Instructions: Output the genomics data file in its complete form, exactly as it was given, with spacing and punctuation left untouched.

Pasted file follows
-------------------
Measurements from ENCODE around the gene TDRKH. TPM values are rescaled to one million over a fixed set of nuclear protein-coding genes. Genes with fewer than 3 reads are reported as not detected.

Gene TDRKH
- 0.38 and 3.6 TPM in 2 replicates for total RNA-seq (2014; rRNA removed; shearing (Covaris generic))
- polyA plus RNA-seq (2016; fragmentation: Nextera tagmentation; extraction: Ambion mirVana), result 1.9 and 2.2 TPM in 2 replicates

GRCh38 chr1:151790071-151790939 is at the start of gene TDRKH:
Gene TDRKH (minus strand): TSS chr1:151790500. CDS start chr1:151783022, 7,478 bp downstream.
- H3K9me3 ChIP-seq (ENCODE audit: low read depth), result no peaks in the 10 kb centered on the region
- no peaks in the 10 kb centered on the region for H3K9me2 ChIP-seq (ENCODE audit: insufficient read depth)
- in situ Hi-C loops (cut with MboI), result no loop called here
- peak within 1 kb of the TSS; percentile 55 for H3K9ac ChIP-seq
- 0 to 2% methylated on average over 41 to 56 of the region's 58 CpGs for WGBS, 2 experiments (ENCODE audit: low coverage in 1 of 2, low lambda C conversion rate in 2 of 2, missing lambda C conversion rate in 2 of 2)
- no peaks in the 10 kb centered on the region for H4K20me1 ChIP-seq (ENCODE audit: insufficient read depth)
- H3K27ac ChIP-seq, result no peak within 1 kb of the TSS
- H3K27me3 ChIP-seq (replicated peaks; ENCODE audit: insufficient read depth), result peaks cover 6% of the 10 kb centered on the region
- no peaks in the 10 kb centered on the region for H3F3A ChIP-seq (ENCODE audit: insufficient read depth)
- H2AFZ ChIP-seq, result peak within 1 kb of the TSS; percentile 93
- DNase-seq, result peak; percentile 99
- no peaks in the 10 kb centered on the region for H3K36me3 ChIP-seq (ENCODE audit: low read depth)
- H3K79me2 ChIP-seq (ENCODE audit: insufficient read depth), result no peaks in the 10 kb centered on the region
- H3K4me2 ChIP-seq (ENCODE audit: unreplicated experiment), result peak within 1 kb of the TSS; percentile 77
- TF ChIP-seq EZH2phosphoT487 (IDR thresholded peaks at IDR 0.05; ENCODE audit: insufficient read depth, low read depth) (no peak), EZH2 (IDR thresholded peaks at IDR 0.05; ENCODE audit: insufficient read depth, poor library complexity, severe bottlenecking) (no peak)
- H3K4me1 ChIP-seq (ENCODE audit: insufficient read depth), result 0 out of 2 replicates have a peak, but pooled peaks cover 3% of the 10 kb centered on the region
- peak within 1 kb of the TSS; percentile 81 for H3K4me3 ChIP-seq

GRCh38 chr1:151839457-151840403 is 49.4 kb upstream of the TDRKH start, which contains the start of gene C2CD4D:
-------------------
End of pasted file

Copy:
Measurements from ENCODE around the gene TDRKH. TPM values are rescaled to one million over a fixed set of nuclear protein-coding genes. Genes with fewer than 3 reads are reported as not detected.

Gene TDRKH
- 0.38 and 3.6 TPM in 2 replicates for total RNA-seq (2014; rRNA removed; shearing (Covaris generic))
- polyA plus RNA-seq (2016; fragmentation: Nextera tagmentation; extraction: Ambion mirVana), result 1.9 and 2.2 TPM in 2 replicates

GRCh38 chr1:151790071-151790939 is at the start of gene TDRKH:
Gene TDRKH (minus strand): TSS chr1:151790500. CDS start chr1:151783022, 7,478 bp downstream.
- H3K9me3 ChIP-seq (ENCODE audit: low read depth), result no peaks in the 10 kb centered on the region
- no peaks in the 10 kb centered on the region for H3K9me2 ChIP-seq (ENCODE audit: insufficient read depth)
- in situ Hi-C loops (cut with MboI), result no loop called here
- peak within 1 kb of the TSS; percentile 55 for H3K9ac ChIP-seq
- 0 to 2% methylated on average over 41 to 56 of the region's 58 CpGs for WGBS, 2 experiments (ENCODE audit: low coverage in 1 of 2, low lambda C conversion rate in 2 of 2, missing lambda C conversion rate in 2 of 2)
- no peaks in the 10 kb centered on the region for H4K20me1 ChIP-seq (ENCODE audit: insufficient read depth)
- H3K27ac ChIP-seq, result no peak within 1 kb of the TSS
- H3K27me3 ChIP-seq (replicated peaks; ENCODE audit: insufficient read depth), result peaks cover 6% of the 10 kb centered on the region
- no peaks in the 10 kb centered on the region for H3F3A ChIP-seq (ENCODE audit: insufficient read depth)
- H2AFZ ChIP-seq, result peak within 1 kb of the TSS; percentile 93
- DNase-seq, result peak; percentile 99
- no peaks in the 10 kb centered on the region for H3K36me3 ChIP-seq (ENCODE audit: low read depth)
- H3K79me2 ChIP-seq (ENCODE audit: insufficient read depth), result no peaks in the 10 kb centered on the region
- H3K4me2 ChIP-seq (ENCODE audit: unreplicated experiment), result peak within 1 kb of the TSS; percentile 77
- TF ChIP-seq EZH2phosphoT487 (IDR thresholded peaks at IDR 0.05; ENCODE audit: insufficient read depth, low read depth) (no peak), EZH2 (IDR thresholded peaks at IDR 0.05; ENCODE audit: insufficient read depth, poor library complexity, severe bottlenecking) (no peak)
- H3K4me1 ChIP-seq (ENCODE audit: insufficient read depth), result 0 out of 2 replicates have a peak, but pooled peaks cover 3% of the 10 kb centered on the region
- peak within 1 kb of the TSS; percentile 81 for H3K4me3 ChIP-seq

GRCh38 chr1:151839457-151840403 is 49.4 kb upstream of the TDRKH start, which contains the start of gene C2CD4D: